What Is The Solution? Jesus remained faithful in His resolve to do the Father’s will. For the third time He made a direct appeal to the word of God. “Then saith Jesus unto him, Get thee hence, Satan: for it is written, Thou shalt worship the Lord thy God, and him only shalt thou serve. Then the devil leaveth him; and behold, angels came and ministered unto him” (Matt. 4:10-11). Jesus employed the words of the Psalmist, “Thy word have I laid up in my heart, that I might not sin against thee” (Psa. 119:11). Satan presents himself as “an angel of light,” and his ministers appear as the shining examples of piety, “and their mouth speaketh great swelling words” (Jude 16). He always promises what he cannot deliver. He is a liar! However, Jesus exposed Satan’s true character and showed him to be the adversary that he was. By telling him to “Get thee hence,” He expressed his resolve to withstand his appeal and reject his deception. Do not be blinded by the god of this world! Follow the example of Jesus; arm yourself with God’s word! It is “profitable for teaching, for reproof, for correction, for instruction which is in righteousness: that the man of God may be complete, furnished completely unto every good work” (2 Tim. 3:16-17). – Fifth Street East church of Christ bulletin, January 9, 2022.
By John Edwards
The apostle Paul said in 1 Corinthians 9:27, “But I keep under my body, and bring it into subjection: lest that by any means, which I have preached to others, I myself should be a castaway.” In order to bring our bodies into subjection to the Lord, we must maintain self-control. Self-control is a part of three vital areas of our lives: our thoughts, our words, and our actions.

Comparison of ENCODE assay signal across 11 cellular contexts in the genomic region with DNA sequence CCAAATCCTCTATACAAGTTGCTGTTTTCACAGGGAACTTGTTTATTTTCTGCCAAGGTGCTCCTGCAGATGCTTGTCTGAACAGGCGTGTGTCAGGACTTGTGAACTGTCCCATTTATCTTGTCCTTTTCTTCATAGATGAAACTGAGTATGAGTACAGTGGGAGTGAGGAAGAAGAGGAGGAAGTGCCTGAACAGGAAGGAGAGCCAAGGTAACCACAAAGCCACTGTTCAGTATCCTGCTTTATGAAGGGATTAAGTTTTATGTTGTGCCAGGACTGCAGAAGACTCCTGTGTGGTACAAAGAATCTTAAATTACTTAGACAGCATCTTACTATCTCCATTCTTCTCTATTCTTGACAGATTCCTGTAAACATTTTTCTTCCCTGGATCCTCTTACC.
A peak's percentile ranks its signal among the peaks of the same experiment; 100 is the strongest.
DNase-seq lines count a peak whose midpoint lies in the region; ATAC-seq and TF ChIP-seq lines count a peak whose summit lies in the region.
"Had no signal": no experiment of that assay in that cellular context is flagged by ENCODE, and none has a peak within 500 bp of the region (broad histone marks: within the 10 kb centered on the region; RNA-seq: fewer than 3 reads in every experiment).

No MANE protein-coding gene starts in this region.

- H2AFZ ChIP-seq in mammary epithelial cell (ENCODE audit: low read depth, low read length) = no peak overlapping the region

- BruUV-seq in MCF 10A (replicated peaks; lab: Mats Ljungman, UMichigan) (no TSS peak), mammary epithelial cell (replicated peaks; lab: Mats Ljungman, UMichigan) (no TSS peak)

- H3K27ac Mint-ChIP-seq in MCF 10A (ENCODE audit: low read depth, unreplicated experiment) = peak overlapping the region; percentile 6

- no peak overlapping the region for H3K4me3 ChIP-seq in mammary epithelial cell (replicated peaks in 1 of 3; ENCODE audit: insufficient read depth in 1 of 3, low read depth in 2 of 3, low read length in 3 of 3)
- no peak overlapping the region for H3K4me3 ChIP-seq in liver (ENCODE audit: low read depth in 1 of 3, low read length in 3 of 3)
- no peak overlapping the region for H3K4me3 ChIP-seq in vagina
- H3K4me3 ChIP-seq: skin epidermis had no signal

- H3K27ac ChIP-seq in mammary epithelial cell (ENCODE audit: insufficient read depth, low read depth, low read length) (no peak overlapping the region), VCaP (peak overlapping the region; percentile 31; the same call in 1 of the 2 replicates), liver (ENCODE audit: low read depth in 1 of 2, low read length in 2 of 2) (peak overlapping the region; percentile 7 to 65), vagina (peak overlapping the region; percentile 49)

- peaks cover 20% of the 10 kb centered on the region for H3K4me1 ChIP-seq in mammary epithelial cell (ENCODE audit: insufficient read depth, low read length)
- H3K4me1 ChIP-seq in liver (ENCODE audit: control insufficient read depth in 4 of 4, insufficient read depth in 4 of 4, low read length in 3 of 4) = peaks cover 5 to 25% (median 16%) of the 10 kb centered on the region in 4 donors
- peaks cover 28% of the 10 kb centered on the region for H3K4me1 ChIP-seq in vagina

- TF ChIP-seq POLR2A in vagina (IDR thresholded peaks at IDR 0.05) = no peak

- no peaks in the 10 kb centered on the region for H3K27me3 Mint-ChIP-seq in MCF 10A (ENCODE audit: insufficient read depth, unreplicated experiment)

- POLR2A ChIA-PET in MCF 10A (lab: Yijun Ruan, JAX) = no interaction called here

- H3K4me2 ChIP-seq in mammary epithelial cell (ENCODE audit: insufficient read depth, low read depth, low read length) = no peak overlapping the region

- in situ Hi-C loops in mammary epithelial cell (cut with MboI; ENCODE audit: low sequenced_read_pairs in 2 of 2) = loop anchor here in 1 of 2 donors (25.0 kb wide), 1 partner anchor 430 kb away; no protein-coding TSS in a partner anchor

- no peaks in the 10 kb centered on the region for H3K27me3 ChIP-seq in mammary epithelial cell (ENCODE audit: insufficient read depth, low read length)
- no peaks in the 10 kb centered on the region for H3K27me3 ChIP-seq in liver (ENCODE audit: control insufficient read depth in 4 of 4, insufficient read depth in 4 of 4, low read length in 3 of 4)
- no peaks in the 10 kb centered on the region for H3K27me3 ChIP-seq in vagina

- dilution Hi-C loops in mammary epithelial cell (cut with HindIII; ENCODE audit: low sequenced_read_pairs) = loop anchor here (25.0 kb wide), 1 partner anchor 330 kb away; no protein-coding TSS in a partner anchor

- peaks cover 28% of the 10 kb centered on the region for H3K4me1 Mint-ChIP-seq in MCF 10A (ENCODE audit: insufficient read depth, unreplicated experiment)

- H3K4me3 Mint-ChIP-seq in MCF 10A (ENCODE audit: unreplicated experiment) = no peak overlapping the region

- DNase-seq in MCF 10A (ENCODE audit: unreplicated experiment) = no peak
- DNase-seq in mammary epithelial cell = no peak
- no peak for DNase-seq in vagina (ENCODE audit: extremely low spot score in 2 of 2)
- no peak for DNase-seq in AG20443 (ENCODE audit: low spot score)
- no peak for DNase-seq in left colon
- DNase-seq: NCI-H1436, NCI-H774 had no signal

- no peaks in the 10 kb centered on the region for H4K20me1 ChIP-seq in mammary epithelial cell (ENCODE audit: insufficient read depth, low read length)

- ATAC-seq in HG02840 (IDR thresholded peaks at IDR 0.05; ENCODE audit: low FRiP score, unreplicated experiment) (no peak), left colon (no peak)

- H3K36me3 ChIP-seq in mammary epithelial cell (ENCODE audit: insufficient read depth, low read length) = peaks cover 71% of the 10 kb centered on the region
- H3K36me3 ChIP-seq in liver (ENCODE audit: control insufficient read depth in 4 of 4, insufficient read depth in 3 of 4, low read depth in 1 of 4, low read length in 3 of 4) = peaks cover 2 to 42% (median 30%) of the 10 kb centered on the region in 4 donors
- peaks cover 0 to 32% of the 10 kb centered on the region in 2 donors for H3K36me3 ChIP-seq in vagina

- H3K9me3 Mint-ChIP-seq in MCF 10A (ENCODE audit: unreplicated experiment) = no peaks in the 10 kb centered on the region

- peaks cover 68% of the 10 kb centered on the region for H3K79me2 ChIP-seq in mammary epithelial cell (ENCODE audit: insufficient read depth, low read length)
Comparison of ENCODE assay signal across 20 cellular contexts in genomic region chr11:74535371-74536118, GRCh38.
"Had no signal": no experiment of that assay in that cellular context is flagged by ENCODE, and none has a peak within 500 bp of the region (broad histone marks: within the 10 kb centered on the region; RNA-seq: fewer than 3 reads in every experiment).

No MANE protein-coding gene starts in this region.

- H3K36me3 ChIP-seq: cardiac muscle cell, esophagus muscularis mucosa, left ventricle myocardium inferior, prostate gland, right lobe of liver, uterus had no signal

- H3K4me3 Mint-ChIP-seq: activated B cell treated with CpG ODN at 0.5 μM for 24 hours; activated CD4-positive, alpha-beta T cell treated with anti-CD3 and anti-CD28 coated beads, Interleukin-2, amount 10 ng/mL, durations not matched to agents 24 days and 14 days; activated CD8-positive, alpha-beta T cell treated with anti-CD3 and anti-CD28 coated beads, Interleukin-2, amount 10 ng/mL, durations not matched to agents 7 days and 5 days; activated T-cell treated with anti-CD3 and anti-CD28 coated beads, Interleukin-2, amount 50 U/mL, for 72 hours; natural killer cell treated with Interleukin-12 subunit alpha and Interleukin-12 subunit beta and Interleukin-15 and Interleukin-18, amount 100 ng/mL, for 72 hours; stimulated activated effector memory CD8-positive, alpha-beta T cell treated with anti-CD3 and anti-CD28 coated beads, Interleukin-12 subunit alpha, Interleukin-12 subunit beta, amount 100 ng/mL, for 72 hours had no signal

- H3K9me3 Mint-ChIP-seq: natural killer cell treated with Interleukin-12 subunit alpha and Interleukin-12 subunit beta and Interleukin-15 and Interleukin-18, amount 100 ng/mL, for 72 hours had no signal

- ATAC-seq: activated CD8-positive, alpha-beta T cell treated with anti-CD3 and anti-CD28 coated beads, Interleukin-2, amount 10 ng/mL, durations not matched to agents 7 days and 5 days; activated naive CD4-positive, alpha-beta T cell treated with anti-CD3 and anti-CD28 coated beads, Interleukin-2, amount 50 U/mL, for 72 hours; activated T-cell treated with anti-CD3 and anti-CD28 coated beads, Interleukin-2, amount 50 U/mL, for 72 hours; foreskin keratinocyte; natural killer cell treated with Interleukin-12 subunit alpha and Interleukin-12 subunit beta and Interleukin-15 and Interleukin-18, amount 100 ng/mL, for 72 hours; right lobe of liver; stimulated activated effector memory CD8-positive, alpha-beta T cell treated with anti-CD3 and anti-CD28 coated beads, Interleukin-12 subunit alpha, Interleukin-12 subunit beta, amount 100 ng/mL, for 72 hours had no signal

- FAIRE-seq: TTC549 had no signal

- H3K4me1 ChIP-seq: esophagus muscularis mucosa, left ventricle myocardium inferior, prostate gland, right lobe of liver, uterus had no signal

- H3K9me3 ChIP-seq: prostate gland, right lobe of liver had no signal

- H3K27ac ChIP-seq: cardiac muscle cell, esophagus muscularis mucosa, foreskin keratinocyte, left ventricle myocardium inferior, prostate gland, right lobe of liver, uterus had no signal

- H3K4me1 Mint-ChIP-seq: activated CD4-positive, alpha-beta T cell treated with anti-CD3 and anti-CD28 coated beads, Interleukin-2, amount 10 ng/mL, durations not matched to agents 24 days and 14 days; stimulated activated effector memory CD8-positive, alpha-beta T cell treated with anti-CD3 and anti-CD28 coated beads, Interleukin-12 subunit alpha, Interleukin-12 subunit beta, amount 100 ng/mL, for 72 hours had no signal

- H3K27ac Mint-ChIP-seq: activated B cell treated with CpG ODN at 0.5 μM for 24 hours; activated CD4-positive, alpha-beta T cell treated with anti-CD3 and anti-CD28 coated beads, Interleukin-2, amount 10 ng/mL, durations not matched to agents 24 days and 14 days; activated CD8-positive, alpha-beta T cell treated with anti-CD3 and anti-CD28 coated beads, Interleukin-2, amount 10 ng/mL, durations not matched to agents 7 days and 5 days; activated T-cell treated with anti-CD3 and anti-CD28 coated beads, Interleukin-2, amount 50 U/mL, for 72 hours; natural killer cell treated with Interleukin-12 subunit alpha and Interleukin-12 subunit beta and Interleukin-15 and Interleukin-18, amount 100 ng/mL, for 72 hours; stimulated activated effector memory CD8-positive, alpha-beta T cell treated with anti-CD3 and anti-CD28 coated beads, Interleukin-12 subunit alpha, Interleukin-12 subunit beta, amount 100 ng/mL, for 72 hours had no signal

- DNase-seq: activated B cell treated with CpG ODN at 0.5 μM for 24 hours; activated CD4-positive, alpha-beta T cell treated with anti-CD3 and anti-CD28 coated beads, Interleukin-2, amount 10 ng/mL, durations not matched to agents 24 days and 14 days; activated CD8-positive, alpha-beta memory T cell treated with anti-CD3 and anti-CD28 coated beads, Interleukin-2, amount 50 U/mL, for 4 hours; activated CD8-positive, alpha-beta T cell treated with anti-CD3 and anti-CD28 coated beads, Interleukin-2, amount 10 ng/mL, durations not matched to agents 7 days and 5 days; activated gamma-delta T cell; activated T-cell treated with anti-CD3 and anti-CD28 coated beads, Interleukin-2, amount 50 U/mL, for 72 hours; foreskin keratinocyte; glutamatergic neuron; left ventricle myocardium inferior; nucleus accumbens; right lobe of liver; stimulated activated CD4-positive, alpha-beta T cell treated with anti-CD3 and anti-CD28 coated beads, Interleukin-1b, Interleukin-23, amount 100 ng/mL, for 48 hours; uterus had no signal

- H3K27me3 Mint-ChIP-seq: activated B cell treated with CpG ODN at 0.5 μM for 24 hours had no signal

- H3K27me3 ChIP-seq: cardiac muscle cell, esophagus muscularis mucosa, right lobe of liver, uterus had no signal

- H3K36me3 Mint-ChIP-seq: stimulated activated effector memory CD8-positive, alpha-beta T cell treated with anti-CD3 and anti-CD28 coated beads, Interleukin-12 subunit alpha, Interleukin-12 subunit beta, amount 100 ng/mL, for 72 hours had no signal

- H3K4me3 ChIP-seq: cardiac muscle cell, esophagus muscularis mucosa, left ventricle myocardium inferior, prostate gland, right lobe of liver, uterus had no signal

OUR THOUGHTS. Paul tells us in Romans 12:3 not to think too highly of ourselves, but to think soberly. Solomon said in Proverbs 23:7, “For as he thinketh in his heart, so is he.” From this passage I ask the following questions: What are we filling our minds with? Do we spend all of our time watching television? What types of literature are we reading? What do we listen to on the radio? What are our friends telling us? In Philippians 4:8 Paul tells us to think on things that are true, honest, just, pure, lovely, and things of good report. If we’re not thinking on these things, we may be thinking on things which will damn our soul.
OUR WORDS. The Psalmist said, “Let the words of my mouth, and the meditation of my heart, be acceptable in thy sight, O Lord, my strength, and my redeemer” (Psa. 19:14). The words of our moth must be acceptable in the Lord’s sight. Jesus said, “That every idle word that men shall speak, they shall give account thereof in the day of judgment” (Matt. 12:36). We must stop to count the cost of not controlling our words. We must do as James said, “be swift to hear, slow to speak, slow to wrath” (Jas. 1:19). Wrath, or anger, brings on actions which are not acceptable with the Lord of Hosts.
OUR ACTIONS. Peter said, “Dearly beloved, I beseech you as strangers and pilgrims, abstain from fleshly lusts, which war against the soul” (1 Pet. 2:11). Philippians 2:14 tells us to “Do all things without murmurings and disputings.” We must abstain from fleshly lusts and be found doing all things without murmurings and disputings. Solomon said in Ecclesiastes 12:14, “God shall bring every work into judgment, with every secret thing, whether it be good, or whether it be evil.” In Romans 14:12 Paul said, “So then every one of us shall give account of himself to God.” Whether or not we have controlled our thoughts, our words, and our actions will be a factor in the day of judgment. – The Terre Haute Speaker, December 19, 2021.
“8 Finally, brethren, whatsoever things are true, whatsoever things are honorable, whatsoever things are just, whatsoever things are pure, whatsoever things are lovely, whatsoever things are of good report; if there be any virtue, and if there be any praise, think on these things. 9 The things which ye both learned and received and heard and saw in me, these things do: and the God of peace shall be with you” (Phil. 4:8-9, ASV).